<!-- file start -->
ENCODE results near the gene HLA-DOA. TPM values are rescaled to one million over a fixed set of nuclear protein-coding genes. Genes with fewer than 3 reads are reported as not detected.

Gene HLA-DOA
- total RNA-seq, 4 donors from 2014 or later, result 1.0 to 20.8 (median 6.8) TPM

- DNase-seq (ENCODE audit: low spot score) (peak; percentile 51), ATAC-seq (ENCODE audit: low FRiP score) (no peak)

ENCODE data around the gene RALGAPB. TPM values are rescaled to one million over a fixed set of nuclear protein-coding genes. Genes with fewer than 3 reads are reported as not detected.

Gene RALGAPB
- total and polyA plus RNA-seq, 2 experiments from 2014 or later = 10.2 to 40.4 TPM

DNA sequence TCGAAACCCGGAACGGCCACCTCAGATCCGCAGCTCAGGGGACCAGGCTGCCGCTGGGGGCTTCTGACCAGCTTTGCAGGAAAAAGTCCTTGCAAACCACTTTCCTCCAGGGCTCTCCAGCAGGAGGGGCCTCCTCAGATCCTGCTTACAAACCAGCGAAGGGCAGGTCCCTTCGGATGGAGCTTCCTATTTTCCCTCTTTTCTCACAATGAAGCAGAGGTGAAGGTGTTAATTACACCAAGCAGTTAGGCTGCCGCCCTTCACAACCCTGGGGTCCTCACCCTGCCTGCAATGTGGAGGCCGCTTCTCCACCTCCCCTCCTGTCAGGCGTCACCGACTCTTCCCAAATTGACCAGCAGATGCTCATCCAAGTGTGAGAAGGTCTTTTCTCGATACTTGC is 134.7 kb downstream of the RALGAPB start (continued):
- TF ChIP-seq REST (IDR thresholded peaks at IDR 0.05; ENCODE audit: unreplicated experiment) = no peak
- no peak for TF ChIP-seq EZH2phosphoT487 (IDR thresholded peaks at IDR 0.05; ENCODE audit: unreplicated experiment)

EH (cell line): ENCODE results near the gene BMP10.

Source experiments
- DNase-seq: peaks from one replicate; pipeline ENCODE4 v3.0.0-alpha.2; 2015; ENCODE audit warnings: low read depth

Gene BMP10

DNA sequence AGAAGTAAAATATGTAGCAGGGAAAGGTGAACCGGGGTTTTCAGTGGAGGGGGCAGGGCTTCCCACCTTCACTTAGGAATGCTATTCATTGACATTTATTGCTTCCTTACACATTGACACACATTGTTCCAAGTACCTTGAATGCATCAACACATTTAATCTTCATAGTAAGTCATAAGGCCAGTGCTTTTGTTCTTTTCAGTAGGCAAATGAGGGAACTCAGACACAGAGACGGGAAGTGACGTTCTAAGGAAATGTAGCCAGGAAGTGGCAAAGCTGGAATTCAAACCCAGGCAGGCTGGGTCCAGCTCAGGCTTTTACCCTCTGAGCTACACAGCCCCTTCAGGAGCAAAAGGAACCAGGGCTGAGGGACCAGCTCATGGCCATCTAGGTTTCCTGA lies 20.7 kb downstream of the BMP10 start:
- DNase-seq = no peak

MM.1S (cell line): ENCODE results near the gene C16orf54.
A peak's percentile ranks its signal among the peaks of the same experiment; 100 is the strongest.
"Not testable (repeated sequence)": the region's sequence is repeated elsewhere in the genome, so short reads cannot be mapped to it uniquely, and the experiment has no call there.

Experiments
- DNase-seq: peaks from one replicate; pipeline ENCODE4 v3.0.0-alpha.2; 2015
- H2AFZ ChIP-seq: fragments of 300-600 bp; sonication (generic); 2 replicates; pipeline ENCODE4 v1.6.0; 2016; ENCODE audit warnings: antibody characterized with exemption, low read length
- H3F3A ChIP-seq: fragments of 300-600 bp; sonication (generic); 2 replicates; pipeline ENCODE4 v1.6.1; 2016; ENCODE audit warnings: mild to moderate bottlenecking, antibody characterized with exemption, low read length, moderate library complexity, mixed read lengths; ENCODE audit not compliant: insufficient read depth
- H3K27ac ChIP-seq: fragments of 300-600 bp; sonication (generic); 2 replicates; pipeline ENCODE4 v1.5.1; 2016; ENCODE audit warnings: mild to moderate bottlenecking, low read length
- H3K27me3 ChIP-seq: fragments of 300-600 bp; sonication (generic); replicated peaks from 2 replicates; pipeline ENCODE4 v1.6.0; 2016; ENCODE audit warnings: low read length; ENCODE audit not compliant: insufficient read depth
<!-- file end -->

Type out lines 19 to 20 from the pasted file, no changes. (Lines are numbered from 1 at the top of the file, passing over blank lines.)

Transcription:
"Not testable (repeated sequence)": the region's sequence is repeated elsewhere in the genome, so short reads cannot be mapped to it uniquely, and the experiment has no call there.

Experiments